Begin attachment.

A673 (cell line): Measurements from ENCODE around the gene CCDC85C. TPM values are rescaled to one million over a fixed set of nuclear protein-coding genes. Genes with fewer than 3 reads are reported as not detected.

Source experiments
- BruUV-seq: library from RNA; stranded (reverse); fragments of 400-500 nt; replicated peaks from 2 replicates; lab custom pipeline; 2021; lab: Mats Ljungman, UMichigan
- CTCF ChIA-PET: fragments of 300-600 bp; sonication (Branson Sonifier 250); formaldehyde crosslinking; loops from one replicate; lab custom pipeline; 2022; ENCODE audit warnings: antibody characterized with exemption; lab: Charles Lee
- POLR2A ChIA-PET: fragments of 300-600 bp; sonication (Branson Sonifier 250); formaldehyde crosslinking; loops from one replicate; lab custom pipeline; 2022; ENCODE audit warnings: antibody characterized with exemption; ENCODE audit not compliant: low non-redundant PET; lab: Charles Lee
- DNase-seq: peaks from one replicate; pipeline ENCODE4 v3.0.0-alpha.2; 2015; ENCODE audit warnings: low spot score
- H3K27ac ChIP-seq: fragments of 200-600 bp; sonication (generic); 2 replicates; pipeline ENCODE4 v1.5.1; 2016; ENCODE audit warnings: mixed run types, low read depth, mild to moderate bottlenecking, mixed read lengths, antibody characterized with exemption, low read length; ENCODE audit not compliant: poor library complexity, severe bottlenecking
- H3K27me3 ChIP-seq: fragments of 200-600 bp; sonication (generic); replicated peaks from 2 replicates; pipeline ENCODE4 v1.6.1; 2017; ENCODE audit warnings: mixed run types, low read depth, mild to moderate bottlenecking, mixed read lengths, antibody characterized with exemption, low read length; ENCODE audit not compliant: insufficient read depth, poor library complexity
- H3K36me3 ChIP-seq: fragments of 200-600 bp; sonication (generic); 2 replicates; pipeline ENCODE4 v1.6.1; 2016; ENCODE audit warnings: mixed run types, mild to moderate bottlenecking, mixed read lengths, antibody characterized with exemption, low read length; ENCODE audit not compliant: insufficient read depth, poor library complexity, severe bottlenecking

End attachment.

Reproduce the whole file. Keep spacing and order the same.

A673 (cell line): Measurements from ENCODE around the gene CCDC85C. TPM values are rescaled to one million over a fixed set of nuclear protein-coding genes. Genes with fewer than 3 reads are reported as not detected.

Source experiments
- BruUV-seq: library from RNA; stranded (reverse); fragments of 400-500 nt; replicated peaks from 2 replicates; lab custom pipeline; 2021; lab: Mats Ljungman, UMichigan
- CTCF ChIA-PET: fragments of 300-600 bp; sonication (Branson Sonifier 250); formaldehyde crosslinking; loops from one replicate; lab custom pipeline; 2022; ENCODE audit warnings: antibody characterized with exemption; lab: Charles Lee
- POLR2A ChIA-PET: fragments of 300-600 bp; sonication (Branson Sonifier 250); formaldehyde crosslinking; loops from one replicate; lab custom pipeline; 2022; ENCODE audit warnings: antibody characterized with exemption; ENCODE audit not compliant: low non-redundant PET; lab: Charles Lee
- DNase-seq: peaks from one replicate; pipeline ENCODE4 v3.0.0-alpha.2; 2015; ENCODE audit warnings: low spot score
- H3K27ac ChIP-seq: fragments of 200-600 bp; sonication (generic); 2 replicates; pipeline ENCODE4 v1.5.1; 2016; ENCODE audit warnings: mixed run types, low read depth, mild to moderate bottlenecking, mixed read lengths, antibody characterized with exemption, low read length; ENCODE audit not compliant: poor library complexity, severe bottlenecking
- H3K27me3 ChIP-seq: fragments of 200-600 bp; sonication (generic); replicated peaks from 2 replicates; pipeline ENCODE4 v1.6.1; 2017; ENCODE audit warnings: mixed run types, low read depth, mild to moderate bottlenecking, mixed read lengths, antibody characterized with exemption, low read length; ENCODE audit not compliant: insufficient read depth, poor library complexity
- H3K36me3 ChIP-seq: fragments of 200-600 bp; sonication (generic); 2 replicates; pipeline ENCODE4 v1.6.1; 2016; ENCODE audit warnings: mixed run types, mild to moderate bottlenecking, mixed read lengths, antibody characterized with exemption, low read length; ENCODE audit not compliant: insufficient read depth, poor library complexity, severe bottlenecking